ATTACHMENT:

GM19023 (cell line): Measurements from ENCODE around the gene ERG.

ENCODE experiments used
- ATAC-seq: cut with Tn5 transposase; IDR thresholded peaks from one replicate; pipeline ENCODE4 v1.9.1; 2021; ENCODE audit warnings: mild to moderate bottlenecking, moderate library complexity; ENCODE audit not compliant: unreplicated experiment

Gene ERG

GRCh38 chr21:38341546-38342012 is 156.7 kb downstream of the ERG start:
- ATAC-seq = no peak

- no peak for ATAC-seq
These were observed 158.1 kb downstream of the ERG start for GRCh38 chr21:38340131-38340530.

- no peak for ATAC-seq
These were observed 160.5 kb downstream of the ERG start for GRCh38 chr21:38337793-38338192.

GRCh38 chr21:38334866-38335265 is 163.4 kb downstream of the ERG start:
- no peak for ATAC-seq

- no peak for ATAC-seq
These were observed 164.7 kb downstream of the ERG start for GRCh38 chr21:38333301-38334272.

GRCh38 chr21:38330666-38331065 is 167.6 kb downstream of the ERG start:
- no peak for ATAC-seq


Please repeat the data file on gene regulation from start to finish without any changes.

GM19023 (cell line): Measurements from ENCODE around the gene ERG.

ENCODE experiments used
- ATAC-seq: cut with Tn5 transposase; IDR thresholded peaks from one replicate; pipeline ENCODE4 v1.9.1; 2021; ENCODE audit warnings: mild to moderate bottlenecking, moderate library complexity; ENCODE audit not compliant: unreplicated experiment

Gene ERG

GRCh38 chr21:38341546-38342012 is 156.7 kb downstream of the ERG start:
- ATAC-seq = no peak

- no peak for ATAC-seq
These were observed 158.1 kb downstream of the ERG start for GRCh38 chr21:38340131-38340530.

- no peak for ATAC-seq
These were observed 160.5 kb downstream of the ERG start for GRCh38 chr21:38337793-38338192.

GRCh38 chr21:38334866-38335265 is 163.4 kb downstream of the ERG start:
- no peak for ATAC-seq

- no peak for ATAC-seq
These were observed 164.7 kb downstream of the ERG start for GRCh38 chr21:38333301-38334272.

GRCh38 chr21:38330666-38331065 is 167.6 kb downstream of the ERG start:
- no peak for ATAC-seq